24mm F1.4 Art lens Reversed for High Magnification Macro Photography
High Magnification Macro Photography reaches into a fascinating world of details that are normally hidden to the naked eye. The simplest and most cost effective way to get reach high magnification is to reverse mount a wide angle lens. When used in reverse the 24mm F1.4 DG HSM | Art lens gives me sharp detailed images at 5X or five times life-size. Check out some of my favorite images below.
Here’s the Important Thing to Understand About Reversing a Lens for Macro
For the best image quality possible in the high magnification range the front of the wide angle lens should point to the sensor and the rear towards the subject. This is called reverse mounting and it can be pretty amazing if you have never tried high magnification macro before.
Getting the Best Experience out Shooting with Reversed Lens
When you reverse mount a lens you will lose automatic aperture control, so the lens will either stay wide open (like the Canon EF mount) or close all the way down (like Nikon mount) when reverse mounted. Since you will want to shoot at a middle aperture, about f/4 to f/8 for best results, you will need to buy an adapter to control a manual iris like those with Nikon mount, or an electronic adapter to give you control of an electronic iris for lenses in the Canon EF mount. For my details see follow this link to my website.
How to Get the Most Out of High Magnification Macro Photography With a Reversed Lens
- Move the camera back and forth to focus. Don’t try to focus with the manual focus ring when using the lens in reverse.
- For maximum sharpness always use flash or Electronic First Curtain Shutter mode. This is very important!
- Shooting with a lens reversed at 5X can be hard since the viewfinder will be dark so I recommend utilizing view with cameras that offer live view exposure simulation mode.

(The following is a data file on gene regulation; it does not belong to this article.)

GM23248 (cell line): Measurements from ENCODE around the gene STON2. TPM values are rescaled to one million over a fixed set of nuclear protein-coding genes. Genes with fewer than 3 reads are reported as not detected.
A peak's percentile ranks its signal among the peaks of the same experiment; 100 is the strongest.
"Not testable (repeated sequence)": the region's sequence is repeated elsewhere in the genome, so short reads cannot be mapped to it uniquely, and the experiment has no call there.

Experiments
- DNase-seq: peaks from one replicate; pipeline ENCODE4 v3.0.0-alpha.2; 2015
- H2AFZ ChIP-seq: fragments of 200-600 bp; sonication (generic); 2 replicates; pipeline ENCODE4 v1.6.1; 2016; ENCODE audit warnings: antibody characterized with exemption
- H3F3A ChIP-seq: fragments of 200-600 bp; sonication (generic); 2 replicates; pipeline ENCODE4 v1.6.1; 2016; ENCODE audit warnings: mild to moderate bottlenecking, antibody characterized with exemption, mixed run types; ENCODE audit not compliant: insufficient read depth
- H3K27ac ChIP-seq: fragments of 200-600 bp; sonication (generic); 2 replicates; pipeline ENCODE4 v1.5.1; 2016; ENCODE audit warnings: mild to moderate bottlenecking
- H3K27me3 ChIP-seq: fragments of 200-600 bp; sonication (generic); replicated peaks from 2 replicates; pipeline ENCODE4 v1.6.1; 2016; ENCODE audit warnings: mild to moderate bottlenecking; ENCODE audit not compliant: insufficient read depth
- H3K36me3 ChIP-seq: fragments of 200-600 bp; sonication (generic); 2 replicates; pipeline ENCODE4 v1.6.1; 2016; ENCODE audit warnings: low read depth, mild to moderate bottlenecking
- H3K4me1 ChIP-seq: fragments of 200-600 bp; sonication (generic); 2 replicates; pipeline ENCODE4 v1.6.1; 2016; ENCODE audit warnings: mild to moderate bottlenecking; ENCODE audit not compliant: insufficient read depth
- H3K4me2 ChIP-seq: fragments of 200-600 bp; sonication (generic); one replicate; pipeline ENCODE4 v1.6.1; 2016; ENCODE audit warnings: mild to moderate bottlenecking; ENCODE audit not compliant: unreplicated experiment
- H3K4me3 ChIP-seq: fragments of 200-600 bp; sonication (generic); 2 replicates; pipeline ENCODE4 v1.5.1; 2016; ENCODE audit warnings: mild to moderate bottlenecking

- When shooting at 5X reducing camera vibration is vital so always use a wireless or wired electronic shutter release or self-timer.
- I find that setting the focus set to the closest focus distance will give you slightly better image quality in the corners.
- For the best image quality try f/4 to f/5.6 since this will help you avoid losing sharpness due to diffraction.
- At 5X depth of field is very limited to I recommend using a technique called focus stacking to bring all the details in the subject into sharp focus. For the images in this blog post I used Zerene Stacker software from https://www.zerenesystems.com/ Zerene has a free demo version of the software so you can give it a try.
- Handholding at 5X is possible but I recommend using a tripod, focus rail, and focus stacking for best results.
Shooting at 5X can be a challenge for beginners and intermediate photographers so I hope these tips help you to get started. Once you have some experience you can always add an extension tube for more magnification.
Keep in mind that while a reversed lens can work great at high magnifications you should look at purpose built macro lenses for the absolutely best image quality.
Be sure to share any questions or comments below.